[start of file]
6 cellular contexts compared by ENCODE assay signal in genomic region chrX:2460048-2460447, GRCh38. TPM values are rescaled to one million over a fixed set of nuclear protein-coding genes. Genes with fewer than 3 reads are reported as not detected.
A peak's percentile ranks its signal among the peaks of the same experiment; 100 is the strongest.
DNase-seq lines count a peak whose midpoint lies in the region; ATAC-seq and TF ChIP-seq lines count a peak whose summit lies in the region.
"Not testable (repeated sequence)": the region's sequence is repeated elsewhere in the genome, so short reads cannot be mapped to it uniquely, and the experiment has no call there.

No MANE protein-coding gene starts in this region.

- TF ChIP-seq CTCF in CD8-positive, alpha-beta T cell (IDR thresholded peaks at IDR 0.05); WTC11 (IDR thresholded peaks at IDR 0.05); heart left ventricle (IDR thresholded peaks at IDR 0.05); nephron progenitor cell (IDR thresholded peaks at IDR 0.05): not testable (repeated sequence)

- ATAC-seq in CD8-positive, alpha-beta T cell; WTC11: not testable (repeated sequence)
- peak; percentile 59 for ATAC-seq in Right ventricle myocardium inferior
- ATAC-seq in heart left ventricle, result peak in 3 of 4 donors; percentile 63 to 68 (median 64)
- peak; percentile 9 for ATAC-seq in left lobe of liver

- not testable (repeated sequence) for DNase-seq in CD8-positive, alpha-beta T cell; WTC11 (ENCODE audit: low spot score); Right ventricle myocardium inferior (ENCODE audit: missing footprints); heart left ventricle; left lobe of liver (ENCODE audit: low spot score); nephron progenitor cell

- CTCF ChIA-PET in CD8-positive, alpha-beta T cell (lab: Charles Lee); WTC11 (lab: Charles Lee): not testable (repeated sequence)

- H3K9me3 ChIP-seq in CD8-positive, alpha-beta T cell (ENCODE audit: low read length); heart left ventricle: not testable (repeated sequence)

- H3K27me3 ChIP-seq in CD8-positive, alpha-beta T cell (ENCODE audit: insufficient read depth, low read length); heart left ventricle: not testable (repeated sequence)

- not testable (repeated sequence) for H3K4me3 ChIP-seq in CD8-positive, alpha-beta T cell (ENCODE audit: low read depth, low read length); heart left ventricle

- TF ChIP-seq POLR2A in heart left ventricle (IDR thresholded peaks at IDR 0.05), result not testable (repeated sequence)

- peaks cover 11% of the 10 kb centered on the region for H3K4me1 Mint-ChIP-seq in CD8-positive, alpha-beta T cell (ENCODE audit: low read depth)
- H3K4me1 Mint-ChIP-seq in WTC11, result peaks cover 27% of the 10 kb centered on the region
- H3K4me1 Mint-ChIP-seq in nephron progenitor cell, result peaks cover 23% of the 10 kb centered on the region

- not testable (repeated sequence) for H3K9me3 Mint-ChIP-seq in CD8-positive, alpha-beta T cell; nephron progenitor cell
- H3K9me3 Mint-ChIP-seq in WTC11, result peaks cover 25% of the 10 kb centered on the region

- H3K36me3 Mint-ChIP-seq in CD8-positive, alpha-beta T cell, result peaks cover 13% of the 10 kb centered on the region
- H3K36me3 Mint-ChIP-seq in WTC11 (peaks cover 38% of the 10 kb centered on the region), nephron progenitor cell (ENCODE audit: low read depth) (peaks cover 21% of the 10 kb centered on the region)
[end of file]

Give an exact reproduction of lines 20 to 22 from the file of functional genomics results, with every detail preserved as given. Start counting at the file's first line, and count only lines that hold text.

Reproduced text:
- not testable (repeated sequence) for H3K9me3 Mint-ChIP-seq in CD8-positive, alpha-beta T cell; nephron progenitor cell
- H3K9me3 Mint-ChIP-seq in WTC11, result peaks cover 25% of the 10 kb centered on the region

- H3K36me3 Mint-ChIP-seq in CD8-positive, alpha-beta T cell, result peaks cover 13% of the 10 kb centered on the region